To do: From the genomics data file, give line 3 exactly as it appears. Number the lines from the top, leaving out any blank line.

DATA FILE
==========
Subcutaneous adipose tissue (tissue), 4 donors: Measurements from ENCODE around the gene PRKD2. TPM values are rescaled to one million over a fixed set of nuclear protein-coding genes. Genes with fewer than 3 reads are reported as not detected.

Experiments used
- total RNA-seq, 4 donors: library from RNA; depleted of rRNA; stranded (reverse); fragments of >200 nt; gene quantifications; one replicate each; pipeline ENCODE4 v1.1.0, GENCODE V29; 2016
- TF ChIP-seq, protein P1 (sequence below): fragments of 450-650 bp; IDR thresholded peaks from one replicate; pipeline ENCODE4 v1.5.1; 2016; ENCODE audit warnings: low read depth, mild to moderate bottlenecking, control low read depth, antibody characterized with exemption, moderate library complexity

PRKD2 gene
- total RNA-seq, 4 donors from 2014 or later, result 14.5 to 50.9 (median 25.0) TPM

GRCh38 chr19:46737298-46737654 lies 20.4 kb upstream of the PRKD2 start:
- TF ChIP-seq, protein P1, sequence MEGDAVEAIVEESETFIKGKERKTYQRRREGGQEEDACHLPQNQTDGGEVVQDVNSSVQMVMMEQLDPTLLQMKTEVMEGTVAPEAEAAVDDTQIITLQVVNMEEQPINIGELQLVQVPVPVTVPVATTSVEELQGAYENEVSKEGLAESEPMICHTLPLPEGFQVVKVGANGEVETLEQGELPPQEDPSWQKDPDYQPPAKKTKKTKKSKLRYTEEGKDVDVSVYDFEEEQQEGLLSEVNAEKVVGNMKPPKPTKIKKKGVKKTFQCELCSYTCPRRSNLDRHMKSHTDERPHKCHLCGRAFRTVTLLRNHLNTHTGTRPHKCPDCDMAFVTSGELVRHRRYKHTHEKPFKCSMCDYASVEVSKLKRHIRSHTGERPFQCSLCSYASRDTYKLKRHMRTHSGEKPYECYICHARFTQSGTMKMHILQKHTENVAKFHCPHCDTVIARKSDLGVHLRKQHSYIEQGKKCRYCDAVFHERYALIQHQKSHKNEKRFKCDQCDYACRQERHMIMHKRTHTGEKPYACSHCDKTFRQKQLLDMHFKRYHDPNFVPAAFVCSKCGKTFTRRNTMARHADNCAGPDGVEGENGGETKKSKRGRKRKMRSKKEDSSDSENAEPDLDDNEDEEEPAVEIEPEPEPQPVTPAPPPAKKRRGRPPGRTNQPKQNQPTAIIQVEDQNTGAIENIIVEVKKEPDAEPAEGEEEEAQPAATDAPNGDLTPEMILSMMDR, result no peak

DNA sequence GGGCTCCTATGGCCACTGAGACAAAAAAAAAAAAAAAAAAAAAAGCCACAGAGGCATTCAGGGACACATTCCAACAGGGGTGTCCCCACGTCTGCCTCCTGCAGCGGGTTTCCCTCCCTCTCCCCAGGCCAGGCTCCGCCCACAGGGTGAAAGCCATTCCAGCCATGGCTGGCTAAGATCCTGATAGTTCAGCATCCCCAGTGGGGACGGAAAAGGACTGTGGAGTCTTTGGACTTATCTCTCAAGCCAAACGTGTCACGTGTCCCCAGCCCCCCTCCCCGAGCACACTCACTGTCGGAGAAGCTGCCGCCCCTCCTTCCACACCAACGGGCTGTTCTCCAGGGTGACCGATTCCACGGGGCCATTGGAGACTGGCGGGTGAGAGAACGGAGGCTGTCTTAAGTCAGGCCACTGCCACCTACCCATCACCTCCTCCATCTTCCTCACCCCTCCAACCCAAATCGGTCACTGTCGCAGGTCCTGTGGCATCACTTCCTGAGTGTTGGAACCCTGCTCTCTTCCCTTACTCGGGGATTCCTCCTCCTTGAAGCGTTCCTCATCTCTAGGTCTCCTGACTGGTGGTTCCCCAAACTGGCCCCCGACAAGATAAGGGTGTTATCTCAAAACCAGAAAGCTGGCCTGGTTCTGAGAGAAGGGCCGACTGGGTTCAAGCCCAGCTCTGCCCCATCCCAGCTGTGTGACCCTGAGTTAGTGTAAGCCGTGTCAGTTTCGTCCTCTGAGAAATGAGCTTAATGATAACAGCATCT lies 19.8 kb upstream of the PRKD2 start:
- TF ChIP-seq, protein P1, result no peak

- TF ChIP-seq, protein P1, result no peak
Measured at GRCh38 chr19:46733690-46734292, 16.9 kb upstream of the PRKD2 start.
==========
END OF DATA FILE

- total RNA-seq, 4 donors: library from RNA; depleted of rRNA; stranded (reverse); fragments of >200 nt; gene quantifications; one replicate each; pipeline ENCODE4 v1.1.0, GENCODE V29; 2016